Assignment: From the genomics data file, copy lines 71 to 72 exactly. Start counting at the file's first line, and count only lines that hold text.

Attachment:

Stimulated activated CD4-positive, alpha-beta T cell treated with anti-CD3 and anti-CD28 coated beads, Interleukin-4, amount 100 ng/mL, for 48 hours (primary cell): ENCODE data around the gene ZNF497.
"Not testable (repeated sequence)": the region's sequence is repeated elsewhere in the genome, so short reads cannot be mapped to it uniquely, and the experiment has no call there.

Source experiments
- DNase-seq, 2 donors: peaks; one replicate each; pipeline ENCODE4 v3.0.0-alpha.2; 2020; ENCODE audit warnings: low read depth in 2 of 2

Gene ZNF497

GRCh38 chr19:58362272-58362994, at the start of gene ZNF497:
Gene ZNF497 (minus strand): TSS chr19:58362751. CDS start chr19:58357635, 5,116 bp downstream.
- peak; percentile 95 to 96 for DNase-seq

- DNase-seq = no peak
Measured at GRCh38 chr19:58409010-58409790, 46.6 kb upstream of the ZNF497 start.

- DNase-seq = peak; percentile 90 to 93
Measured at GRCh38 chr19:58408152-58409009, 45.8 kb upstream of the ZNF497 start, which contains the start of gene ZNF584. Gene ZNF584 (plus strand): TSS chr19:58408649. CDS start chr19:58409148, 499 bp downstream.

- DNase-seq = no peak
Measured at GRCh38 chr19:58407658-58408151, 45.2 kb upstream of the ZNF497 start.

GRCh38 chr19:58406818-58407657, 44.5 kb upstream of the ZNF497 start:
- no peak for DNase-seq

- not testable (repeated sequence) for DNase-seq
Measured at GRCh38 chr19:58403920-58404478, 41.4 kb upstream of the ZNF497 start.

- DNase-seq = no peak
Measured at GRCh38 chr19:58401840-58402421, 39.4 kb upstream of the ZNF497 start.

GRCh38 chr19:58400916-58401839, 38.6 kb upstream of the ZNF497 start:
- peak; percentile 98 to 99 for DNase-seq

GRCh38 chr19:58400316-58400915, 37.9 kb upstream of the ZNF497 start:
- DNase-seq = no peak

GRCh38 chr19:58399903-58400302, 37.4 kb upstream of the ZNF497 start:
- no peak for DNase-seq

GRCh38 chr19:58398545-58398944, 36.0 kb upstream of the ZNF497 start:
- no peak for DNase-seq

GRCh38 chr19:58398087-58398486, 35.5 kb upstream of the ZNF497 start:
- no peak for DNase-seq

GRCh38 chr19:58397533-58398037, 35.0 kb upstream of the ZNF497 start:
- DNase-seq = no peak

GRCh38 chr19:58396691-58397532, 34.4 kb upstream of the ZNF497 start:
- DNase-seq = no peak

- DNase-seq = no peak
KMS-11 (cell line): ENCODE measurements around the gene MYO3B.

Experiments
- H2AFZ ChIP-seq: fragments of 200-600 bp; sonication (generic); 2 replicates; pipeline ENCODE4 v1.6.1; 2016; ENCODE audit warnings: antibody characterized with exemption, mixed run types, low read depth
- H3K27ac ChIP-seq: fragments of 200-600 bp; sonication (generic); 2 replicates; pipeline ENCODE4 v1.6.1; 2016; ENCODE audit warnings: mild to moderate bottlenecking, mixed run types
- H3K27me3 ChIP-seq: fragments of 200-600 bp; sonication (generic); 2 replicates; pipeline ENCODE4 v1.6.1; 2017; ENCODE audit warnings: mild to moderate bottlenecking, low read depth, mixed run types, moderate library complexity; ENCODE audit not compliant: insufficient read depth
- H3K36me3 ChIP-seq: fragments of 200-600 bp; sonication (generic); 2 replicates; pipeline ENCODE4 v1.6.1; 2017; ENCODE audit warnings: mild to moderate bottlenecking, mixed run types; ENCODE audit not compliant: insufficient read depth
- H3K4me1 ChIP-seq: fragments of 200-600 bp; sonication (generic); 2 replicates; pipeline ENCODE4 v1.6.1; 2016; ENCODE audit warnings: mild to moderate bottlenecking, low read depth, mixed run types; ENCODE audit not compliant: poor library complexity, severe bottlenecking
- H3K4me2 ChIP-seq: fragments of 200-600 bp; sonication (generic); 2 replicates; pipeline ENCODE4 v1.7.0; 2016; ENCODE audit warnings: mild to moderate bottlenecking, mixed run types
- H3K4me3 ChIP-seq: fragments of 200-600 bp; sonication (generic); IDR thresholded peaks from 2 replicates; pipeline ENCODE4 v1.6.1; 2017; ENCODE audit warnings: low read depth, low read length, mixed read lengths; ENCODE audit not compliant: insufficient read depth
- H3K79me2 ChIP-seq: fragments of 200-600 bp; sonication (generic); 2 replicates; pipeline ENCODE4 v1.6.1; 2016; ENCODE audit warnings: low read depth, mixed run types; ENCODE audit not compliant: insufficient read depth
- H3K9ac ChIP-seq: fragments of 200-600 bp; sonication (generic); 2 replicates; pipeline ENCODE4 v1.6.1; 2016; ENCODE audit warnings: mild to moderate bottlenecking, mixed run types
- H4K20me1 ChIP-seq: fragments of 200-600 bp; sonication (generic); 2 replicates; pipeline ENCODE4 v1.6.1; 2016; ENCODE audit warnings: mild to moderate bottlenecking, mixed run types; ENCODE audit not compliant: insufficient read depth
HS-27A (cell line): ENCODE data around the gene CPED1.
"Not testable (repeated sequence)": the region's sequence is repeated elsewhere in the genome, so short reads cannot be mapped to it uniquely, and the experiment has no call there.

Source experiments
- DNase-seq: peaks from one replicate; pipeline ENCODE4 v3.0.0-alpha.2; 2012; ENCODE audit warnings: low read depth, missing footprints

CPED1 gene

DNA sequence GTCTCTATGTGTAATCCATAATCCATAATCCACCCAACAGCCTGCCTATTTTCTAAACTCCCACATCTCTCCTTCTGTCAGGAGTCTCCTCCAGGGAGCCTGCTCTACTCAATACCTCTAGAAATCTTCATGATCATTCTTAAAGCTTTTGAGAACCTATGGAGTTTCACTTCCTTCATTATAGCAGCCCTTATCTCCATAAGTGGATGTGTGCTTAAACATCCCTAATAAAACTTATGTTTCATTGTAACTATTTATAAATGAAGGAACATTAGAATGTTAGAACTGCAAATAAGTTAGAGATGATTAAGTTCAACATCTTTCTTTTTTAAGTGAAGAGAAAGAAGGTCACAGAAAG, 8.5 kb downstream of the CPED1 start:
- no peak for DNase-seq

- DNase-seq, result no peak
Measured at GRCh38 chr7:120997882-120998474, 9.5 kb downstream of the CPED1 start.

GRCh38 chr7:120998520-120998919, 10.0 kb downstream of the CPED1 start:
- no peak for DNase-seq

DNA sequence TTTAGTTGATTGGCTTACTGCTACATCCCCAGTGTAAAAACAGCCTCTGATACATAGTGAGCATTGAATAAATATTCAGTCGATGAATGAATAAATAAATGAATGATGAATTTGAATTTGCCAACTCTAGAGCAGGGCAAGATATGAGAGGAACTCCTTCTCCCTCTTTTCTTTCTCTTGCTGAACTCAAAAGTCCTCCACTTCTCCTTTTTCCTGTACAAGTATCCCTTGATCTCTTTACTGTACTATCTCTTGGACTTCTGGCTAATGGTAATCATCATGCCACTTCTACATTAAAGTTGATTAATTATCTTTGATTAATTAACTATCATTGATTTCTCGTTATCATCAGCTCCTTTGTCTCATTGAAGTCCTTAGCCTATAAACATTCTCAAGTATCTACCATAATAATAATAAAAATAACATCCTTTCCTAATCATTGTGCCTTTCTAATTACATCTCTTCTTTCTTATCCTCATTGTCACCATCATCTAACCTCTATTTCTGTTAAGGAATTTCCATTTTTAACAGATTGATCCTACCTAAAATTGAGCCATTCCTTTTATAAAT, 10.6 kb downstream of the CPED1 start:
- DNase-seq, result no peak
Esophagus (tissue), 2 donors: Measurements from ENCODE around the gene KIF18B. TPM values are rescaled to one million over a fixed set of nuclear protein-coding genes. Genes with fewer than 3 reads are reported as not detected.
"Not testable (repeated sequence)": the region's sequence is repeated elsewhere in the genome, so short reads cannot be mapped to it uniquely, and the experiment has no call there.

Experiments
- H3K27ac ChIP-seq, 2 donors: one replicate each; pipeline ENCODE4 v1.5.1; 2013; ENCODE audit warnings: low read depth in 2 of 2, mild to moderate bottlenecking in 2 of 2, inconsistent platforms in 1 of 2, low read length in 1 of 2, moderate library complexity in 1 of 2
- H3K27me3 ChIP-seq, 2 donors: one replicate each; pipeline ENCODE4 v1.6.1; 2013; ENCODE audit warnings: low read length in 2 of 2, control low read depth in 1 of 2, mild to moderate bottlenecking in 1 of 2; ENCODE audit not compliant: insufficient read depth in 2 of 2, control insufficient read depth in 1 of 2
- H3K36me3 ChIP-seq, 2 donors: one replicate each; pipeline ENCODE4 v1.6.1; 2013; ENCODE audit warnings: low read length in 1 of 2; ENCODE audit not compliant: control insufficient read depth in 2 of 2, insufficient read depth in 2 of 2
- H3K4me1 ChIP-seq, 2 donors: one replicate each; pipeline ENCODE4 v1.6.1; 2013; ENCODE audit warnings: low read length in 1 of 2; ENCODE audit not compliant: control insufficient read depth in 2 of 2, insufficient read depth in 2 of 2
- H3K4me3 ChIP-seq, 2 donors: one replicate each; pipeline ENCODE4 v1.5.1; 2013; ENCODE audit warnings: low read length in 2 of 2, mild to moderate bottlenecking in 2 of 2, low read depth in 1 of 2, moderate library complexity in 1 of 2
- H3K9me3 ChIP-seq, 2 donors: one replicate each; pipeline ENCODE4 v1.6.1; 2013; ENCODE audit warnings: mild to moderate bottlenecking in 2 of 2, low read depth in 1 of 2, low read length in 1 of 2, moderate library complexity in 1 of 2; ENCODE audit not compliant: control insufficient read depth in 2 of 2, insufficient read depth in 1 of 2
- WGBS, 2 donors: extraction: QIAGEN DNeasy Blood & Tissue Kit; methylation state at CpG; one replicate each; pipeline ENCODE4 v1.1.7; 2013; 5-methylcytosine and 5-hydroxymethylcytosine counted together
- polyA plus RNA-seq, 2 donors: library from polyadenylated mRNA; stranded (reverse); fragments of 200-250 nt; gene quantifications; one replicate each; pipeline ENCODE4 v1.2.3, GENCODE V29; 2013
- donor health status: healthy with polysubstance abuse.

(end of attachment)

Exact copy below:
- polyA plus RNA-seq, 2 donors: library from polyadenylated mRNA; stranded (reverse); fragments of 200-250 nt; gene quantifications; one replicate each; pipeline ENCODE4 v1.2.3, GENCODE V29; 2013
- donor health status: healthy with polysubstance abuse.